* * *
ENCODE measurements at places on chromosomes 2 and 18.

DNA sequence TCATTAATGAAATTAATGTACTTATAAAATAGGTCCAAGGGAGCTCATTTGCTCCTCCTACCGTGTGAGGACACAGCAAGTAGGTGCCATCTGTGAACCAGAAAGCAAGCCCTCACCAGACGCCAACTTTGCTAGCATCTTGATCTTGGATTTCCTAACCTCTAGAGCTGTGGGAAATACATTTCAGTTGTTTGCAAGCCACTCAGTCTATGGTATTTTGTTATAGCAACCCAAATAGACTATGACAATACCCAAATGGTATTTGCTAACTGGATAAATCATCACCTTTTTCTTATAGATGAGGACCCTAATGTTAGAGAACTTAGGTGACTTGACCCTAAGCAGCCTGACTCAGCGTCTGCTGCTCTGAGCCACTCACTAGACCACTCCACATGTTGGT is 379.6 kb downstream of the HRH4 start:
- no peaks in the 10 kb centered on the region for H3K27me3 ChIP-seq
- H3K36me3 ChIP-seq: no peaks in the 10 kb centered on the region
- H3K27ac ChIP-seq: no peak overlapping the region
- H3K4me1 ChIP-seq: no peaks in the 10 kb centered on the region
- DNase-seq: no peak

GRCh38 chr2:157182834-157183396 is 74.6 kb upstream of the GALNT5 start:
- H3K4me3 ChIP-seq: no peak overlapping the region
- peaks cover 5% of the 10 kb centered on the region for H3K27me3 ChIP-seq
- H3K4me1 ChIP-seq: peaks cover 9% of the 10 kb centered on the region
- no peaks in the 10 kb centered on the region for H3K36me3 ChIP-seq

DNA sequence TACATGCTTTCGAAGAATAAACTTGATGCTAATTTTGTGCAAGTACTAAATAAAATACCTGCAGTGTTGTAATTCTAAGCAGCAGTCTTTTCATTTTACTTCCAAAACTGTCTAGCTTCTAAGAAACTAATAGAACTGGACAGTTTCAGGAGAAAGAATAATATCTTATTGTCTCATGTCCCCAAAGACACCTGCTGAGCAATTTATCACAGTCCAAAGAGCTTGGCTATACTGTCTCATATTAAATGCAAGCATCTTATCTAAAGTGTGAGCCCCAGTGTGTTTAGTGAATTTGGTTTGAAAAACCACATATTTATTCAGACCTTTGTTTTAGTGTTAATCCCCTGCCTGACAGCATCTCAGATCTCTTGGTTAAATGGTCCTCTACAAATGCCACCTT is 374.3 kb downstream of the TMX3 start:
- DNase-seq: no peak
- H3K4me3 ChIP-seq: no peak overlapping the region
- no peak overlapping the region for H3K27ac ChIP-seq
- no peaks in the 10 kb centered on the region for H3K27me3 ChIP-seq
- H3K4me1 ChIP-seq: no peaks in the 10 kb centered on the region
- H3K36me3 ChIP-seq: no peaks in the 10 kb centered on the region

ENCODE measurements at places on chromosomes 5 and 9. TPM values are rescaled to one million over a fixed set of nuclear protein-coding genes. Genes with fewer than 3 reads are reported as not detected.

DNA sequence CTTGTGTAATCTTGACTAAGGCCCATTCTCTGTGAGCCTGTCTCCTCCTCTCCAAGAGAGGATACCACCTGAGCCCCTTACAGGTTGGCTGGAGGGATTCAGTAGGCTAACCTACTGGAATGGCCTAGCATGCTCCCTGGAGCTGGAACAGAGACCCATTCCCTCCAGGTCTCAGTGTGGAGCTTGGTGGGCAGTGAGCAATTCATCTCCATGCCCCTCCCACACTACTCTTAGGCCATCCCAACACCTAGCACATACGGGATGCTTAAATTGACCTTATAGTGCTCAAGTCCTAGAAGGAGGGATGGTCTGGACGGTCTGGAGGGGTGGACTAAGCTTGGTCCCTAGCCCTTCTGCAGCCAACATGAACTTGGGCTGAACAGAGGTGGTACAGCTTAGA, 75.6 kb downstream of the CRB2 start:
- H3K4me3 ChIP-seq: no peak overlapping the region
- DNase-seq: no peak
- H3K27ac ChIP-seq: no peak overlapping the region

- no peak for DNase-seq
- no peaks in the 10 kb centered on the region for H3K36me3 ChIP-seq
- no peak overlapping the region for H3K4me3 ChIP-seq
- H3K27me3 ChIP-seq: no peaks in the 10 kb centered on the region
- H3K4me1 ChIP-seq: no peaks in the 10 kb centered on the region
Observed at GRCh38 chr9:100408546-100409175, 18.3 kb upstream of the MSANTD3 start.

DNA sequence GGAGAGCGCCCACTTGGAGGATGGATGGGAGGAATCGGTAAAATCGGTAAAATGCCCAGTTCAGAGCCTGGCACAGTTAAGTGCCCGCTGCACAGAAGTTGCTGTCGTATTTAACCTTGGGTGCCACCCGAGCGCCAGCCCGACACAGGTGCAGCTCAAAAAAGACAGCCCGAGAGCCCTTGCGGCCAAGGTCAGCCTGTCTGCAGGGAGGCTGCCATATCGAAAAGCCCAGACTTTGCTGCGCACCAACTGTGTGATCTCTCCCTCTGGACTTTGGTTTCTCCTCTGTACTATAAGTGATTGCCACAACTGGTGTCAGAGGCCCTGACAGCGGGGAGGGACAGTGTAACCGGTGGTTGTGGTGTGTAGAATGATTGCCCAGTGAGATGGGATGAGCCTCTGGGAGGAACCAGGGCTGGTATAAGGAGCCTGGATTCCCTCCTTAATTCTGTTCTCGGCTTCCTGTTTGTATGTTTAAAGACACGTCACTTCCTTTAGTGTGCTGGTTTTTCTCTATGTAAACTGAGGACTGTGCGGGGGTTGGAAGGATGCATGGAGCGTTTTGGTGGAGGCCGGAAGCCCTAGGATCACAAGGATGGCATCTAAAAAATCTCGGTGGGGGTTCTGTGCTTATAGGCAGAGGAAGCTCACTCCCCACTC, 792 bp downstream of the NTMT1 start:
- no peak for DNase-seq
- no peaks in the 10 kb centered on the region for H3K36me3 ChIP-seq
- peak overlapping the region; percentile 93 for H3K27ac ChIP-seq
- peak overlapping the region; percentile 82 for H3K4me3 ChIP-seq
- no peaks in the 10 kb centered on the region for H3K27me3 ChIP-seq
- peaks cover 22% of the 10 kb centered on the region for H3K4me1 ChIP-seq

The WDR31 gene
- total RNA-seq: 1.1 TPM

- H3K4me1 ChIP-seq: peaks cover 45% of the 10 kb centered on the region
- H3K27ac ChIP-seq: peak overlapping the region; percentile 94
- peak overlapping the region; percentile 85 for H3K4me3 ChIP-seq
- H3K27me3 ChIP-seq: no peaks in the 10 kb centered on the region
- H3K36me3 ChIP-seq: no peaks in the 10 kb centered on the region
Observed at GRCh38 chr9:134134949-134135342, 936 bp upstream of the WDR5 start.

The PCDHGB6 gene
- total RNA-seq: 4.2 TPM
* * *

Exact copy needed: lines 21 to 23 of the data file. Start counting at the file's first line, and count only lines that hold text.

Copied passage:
DNA sequence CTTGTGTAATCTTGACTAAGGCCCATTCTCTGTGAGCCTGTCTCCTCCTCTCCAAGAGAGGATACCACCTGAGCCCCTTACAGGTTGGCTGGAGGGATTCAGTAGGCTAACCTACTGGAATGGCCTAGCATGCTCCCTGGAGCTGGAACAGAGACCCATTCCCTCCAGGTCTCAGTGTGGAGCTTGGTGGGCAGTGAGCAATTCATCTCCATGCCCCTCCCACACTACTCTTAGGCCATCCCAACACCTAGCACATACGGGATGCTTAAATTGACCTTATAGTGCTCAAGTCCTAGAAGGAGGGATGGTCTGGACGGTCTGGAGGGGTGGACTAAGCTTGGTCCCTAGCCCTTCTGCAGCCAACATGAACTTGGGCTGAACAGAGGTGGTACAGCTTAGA, 75.6 kb downstream of the CRB2 start:
- H3K4me3 ChIP-seq: no peak overlapping the region
- DNase-seq: no peak